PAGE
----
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House Minority Leader Nancy Pelosi of Calif., second from left, accompanied by, from left, House Speaker John Boehner of Ohio, Senate Minority Leader Mitch McConnell of Ky., and Senate Majority Leader Harry Reid of Nev., speaks to reporters outside the White House in Washington, Friday, Nov. 16, 2012, following their meeting with President Barack Obama to discuss the economy and the deficit. (Jacquelyn Martin/AP)

Though the dust from the election has barely settled — the nation has already moved on.

Consuming our attention now is the budget crisis du jour. The “fiscal cliff,” as we’ve come to call it, amounts to a $700 billion combination of expiring Bush tax cuts and congressionally mandated spending cuts that could, if fully enacted, tip the economy back into recession.

It’s the latest in a series of budget fiascos that are occurring with growing regularity. We narrowly averted a total government shutdown in May 2011. Four months later political hostilities resumed over raising the debt ceiling. This follows a decade in which Congress enacted more than 75 “continuing resolutions” (stop-gap budget extensions) because it couldn’t agree on a budget.

The national budget process has become highly dysfunctional.

Each year thousands of officials in government departments and agencies spend weeks preparing detailed estimates showing how much it will cost to run their organizations. Congress routinely ignores most of this effort and instead scotch-tapes together budgets based on the previous year’s spending, plus or minus some amount that is usually the result of political horse-trading.

Government agencies have an elaborate process to evaluate how well they are performing. But Congress provides money almost regardless. Any remaining scrutiny is avoided by the routine use of so-called “emergency” supplemental appropriations. These are supposed to be reserved for genuine emergencies, like Hurricane Sandy, where the goal is to get money out the door as quickly as possible. Instead emergency supplementals are exploited to pay for all kinds of foreseeable expenses. For example, more than a trillion dollars has been spent on operations in Iraq and Afghanistan through more than 30 such “emergency supplemental” bills over the past decade.

This breakdown in budget discipline is a major contributor to many of the problems we are struggling with today – high deficits, an absurdly complex tax code, over-payments to government contractors, duplication, waste and poor service. Budgeting is supposed to be a mechanism for allocating our scarce resources among competing priorities. Instead, the chaotic, crisis-driven budget process we have today makes it very hard to track where taxpayer money flows and how effectively it is spent.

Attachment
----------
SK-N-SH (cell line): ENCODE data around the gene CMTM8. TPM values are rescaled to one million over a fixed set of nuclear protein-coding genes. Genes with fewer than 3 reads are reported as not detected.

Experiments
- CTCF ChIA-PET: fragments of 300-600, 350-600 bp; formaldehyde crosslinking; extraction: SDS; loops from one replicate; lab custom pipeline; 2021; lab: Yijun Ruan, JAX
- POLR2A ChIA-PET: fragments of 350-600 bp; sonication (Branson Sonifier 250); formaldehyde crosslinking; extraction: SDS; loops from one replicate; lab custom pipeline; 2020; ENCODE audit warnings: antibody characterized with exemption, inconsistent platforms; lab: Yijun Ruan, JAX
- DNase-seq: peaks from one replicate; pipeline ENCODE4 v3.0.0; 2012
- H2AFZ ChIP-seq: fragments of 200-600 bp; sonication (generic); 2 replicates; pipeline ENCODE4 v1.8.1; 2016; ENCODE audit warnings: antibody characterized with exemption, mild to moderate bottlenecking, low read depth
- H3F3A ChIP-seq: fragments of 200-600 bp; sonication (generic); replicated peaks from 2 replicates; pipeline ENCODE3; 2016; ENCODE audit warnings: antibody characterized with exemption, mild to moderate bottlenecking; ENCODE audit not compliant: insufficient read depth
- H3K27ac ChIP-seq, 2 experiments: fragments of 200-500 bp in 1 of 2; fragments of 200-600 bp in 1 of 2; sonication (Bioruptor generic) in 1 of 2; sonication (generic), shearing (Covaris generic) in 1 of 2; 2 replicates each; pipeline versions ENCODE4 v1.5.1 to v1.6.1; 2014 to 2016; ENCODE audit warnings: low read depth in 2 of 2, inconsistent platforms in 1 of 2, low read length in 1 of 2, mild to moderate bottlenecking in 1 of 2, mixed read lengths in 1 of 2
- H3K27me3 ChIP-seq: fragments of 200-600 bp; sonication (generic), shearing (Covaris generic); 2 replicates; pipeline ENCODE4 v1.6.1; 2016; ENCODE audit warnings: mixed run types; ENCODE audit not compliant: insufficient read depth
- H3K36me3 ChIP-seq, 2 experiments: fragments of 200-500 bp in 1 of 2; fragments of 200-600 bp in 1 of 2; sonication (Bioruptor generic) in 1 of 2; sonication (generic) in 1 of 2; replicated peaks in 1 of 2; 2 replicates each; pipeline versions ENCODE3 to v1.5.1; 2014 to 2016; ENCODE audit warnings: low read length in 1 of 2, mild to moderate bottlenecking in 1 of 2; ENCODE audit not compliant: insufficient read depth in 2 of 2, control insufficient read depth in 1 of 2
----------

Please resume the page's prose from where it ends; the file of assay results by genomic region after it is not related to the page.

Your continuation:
It leaves government agencies operating in a fog of uncertainty, unsure how much money they will have for the next year — or even the next month. Long-term planning is impossible. Innovation is nearly impossible. Some agencies, such as the National Parks, are stuck perpetually trying to fathom how they will function in the event of a government shutdown. Will fires be allowed to rage? Will animal protection programs lapse and allow animals to die? Who knows?

At the Harvard Kennedy School where I teach, students from around the world are incredulous that our citizens tolerate such a dysfunctional budgeting process.

The absence of coherent budgets has increased the cost, and lowered the quality, of government services. A recent study by Philip Joyce of the University of Maryland documented the pernicious effects of funding delays, which include paying higher prices than necessary to hire contractors. Other problems include delayed maintenance (leading to higher costs in the future) and significant harm to employee morale, retention, hiring and training.

The country desperately needs to look not just at what is urgent (the fiscal cliff) but what is important — reform of the budgetary process. There are several concrete steps we could take to bring sanity to the budgeting system in Washington.

Extend the budget cycle

One of the simplest — and best — mechanisms to restore discipline to the budget process would be to do it less often. The U.S. should implement multi-year budgeting to lay out a set of spending priorities over three to five years. Multi-year budgeting would provide more continuity for government agencies and avoid some wasteful year-end spending.